If only technology would stand still for a few minutes, perhaps the Independent Film and Television Alliance could stop revising its Model Licensing Agreement.
After 20 years of providing members with a uniform sales contract, one would think the org’s got all the bases covered. But new formats and rights issues are popping up as fast as new films are released, so IFTA’s legal committee must revise the agreement about every five years to reflect technological, political and business changes affecting IFTA’s members around the world.
Just in time for the AFM, the org unveiled the fourth revision of the pact — the first to include a standard Internet rights rider.
“The major change was the advent of DVD and digital formats,” says IFTA veep of research and strategic analysis Bill Anderson. “In the last agreement, we were holding back Internet rights, there was no video-on-demand. Last year we started to get questions regarding Internet distribution. Part of the challenge there is geofiltering — keeping the product in the territory it was licensed to,” he says.
IFTA veep and general counsel Susan Cleary says the association prepared a checklist for selling Internet rights for this year’s Cannes film market. The checklist included questions sellers need to ask buyers, such as how they will handle accounting and what type of antipiracy technology is being used. If buyers can’t answer these questions satisfactorily, they won’t be able to guarantee sellers that territorial rights will be protected.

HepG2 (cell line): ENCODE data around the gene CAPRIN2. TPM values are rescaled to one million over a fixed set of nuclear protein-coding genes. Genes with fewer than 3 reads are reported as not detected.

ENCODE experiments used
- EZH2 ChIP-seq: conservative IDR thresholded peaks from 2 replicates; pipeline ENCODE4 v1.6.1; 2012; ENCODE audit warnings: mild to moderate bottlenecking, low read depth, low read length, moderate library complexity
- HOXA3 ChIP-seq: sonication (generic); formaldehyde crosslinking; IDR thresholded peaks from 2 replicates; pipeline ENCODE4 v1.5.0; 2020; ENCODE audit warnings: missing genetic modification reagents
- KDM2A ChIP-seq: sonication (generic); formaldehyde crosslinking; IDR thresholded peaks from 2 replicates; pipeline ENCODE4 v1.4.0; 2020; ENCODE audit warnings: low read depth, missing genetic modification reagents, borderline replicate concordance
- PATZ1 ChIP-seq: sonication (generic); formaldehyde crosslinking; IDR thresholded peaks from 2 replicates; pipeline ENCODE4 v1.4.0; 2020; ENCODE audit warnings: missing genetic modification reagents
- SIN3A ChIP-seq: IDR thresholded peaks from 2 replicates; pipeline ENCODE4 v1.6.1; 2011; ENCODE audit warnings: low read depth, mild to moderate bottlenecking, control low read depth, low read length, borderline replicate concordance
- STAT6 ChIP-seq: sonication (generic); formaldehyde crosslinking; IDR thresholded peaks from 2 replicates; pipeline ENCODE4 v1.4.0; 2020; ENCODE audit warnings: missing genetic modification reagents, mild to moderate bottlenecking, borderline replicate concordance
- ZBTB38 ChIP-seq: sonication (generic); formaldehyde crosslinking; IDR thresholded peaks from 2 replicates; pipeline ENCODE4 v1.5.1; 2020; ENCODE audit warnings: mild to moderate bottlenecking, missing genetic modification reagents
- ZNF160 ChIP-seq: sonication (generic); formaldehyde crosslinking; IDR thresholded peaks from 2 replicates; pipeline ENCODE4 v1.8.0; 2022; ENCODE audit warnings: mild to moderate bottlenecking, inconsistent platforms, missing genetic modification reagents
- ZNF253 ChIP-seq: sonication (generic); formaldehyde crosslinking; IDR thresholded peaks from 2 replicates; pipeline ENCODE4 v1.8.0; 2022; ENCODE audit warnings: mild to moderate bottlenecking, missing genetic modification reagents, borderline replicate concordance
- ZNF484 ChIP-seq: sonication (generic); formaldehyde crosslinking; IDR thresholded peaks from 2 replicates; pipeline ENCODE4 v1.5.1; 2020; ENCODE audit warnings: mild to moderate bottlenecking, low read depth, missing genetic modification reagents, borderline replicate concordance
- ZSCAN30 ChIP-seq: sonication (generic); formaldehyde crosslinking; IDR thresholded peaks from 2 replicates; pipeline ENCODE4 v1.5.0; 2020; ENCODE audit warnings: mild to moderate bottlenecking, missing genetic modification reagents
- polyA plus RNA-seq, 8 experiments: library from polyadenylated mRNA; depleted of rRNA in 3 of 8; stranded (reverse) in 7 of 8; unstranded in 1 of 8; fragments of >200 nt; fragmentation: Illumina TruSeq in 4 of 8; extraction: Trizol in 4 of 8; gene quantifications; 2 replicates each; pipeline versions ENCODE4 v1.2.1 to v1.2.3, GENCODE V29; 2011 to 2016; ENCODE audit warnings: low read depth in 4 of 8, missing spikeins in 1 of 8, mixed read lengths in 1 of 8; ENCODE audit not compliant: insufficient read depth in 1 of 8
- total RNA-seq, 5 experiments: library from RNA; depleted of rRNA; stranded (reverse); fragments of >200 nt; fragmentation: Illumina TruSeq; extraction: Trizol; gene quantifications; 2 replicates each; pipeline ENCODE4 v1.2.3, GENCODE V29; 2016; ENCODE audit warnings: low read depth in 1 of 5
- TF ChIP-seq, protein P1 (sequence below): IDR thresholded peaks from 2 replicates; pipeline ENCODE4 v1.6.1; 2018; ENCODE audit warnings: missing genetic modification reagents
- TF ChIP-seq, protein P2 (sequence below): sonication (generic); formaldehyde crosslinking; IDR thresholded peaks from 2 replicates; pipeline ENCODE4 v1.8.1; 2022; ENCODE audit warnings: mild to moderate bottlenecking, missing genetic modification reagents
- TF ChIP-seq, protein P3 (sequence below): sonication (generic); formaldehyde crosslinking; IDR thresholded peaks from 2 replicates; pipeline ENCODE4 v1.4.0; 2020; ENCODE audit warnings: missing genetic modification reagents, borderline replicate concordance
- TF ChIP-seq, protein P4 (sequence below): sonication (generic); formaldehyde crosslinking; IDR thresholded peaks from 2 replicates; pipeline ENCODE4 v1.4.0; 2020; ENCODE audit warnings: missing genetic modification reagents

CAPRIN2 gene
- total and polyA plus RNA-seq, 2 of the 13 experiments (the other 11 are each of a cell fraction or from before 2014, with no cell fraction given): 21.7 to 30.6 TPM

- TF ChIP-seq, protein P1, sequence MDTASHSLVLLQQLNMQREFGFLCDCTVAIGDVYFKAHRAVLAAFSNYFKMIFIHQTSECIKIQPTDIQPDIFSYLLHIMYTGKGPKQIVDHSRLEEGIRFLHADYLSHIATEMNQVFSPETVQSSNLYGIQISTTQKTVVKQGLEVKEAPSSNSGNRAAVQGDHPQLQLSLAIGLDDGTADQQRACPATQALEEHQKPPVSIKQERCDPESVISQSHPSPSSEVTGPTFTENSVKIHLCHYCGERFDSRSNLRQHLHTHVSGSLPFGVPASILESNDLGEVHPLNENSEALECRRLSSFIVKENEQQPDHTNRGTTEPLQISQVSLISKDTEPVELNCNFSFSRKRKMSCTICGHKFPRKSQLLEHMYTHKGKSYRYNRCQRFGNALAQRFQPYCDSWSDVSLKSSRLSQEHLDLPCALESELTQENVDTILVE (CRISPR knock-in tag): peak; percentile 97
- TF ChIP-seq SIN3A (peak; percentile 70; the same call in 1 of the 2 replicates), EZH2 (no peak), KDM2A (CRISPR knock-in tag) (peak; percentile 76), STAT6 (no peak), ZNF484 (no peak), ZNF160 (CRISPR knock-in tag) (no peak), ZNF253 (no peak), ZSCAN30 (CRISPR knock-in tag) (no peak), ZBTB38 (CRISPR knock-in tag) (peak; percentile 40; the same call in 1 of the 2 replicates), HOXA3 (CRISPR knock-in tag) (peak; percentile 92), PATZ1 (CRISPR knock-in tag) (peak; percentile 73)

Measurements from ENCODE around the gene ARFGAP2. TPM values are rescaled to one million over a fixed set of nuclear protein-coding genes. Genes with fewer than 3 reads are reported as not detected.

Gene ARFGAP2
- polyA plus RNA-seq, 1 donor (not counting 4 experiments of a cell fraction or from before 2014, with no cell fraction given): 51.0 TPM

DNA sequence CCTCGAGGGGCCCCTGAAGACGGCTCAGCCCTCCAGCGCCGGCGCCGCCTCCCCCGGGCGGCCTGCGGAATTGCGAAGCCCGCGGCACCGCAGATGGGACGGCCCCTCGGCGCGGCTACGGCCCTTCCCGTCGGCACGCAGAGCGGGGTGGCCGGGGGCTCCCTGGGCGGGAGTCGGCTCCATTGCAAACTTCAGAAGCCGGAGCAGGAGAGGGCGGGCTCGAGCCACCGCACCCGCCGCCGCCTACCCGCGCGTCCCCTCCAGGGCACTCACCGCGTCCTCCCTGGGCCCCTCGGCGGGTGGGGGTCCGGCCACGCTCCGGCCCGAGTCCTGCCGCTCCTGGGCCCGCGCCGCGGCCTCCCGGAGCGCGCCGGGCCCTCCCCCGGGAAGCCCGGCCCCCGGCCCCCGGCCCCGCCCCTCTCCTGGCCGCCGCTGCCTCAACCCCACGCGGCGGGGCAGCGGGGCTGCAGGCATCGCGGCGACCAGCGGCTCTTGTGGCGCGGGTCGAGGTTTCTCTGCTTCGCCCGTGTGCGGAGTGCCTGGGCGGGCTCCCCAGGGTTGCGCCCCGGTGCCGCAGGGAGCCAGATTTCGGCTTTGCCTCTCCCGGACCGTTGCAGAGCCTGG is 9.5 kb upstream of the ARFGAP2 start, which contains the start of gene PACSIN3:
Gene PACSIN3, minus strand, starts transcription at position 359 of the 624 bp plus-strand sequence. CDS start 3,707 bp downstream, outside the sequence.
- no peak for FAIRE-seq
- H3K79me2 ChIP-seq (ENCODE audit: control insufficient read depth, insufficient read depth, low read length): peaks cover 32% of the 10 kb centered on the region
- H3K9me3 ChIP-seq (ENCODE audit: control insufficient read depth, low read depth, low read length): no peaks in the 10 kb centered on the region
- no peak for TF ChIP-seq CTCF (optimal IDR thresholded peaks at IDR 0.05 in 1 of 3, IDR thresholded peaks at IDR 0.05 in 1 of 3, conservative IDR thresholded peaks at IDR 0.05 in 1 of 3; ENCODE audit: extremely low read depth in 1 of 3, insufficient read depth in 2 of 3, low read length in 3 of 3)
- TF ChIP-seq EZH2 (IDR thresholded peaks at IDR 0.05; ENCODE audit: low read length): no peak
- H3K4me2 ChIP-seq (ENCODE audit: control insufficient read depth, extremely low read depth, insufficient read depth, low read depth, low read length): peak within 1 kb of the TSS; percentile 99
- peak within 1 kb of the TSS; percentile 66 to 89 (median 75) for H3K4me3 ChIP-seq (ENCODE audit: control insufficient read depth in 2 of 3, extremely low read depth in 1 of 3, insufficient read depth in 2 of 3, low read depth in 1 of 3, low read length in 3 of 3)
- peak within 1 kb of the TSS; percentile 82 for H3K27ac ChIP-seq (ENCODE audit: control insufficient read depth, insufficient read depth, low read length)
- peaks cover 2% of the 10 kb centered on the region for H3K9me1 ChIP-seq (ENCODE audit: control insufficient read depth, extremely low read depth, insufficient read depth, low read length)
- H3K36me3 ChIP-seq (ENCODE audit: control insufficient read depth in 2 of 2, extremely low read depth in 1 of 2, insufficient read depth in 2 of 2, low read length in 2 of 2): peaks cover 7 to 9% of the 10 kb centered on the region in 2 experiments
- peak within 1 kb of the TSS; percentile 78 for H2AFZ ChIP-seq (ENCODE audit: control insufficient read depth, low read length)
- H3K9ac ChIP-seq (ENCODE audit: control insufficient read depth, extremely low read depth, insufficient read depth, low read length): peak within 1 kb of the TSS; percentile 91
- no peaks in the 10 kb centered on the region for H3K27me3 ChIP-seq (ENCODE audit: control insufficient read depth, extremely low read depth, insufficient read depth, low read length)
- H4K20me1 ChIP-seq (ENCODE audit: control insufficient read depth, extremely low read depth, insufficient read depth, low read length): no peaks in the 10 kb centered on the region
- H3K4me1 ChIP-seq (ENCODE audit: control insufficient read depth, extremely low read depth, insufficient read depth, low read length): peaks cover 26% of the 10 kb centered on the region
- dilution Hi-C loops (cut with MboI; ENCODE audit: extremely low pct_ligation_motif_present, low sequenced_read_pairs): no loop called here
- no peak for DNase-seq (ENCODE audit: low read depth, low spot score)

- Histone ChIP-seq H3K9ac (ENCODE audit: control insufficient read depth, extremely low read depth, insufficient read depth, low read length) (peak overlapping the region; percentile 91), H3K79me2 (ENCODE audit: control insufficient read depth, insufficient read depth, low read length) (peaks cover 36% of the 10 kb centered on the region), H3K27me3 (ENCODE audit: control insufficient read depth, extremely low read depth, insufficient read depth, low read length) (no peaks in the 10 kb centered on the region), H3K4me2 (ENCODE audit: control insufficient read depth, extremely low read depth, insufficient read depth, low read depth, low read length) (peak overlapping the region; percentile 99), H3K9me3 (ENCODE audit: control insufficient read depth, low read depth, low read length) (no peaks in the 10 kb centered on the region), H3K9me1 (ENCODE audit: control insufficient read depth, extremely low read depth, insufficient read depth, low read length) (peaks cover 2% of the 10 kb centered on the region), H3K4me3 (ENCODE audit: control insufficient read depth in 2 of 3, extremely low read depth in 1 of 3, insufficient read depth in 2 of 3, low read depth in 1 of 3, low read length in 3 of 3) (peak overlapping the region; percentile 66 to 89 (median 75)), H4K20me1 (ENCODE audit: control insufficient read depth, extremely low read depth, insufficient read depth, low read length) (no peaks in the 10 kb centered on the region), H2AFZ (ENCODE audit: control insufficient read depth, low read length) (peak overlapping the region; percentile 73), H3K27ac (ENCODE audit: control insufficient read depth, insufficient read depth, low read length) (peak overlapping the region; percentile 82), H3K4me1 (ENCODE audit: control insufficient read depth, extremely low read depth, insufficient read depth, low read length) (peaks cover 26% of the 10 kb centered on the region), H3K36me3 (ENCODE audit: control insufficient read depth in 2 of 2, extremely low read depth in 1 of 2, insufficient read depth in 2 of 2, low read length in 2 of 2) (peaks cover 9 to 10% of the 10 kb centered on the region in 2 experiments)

Adele Yoshioka, VP of international distribution at NuImage, agrees that the focus is on Internet licensing right now. “There’s just so much technology out there,” she says. In addition to untangling the Internet video-on-demand picture, she says her company is dealing with buyers asking for rights to UMD discs for the Sony PlayStation Portable, and any number of new formats could be on the horizon. Technologies like Slingbox, which allows the user to take TV transmissions from one country anywhere in the world, further complicate the picture.
“We try to convince our buyers they should take delivery and release the film as soon as possible. It’s the only way to prevent piracy,” says Yoshioka.
And if piracy, new formats and the Internet aren’t enough issues to grapple with, the territorial rights map continues to evolve. Since the advent of satellite TV, spillover has been a major concern in foreign licensing deals. “What’s changing is language licensing has become incredibly important, because pay channels like MNet and BSkyB are buying larger quantities of territories, which impacts the fact that you have to control the usage of the product by language,” says Cleary.
Recently, Middle Eastern companies have been asking for Palestinian rights to be specified separately from Israeli rights. “Buyers want to carve that out for the first time,” says Cleary.
Israeli buyers sometimes ask for Russian-speaking rights, catering to the country’s large number of Russian immigrants.
And, in another interesting trend, Italian buyers are chasing Italo rights in Ethiopia, Somalia and Libya as well as in Italian-speaking Slovenia.
“We seek to make sure that the license agreements cover many different situations, to be able to cover the breadth of our membership. It’s a smaller and more diverse world now,” says Cleary, although she adds that the way deals are cut has remained remarkably consistent over 20 years.
“To try and make everybody happy is very difficult, and to try to put it on one page is even harder,” says Yoshioka, who helped advise on the one-page IFTA deal memo.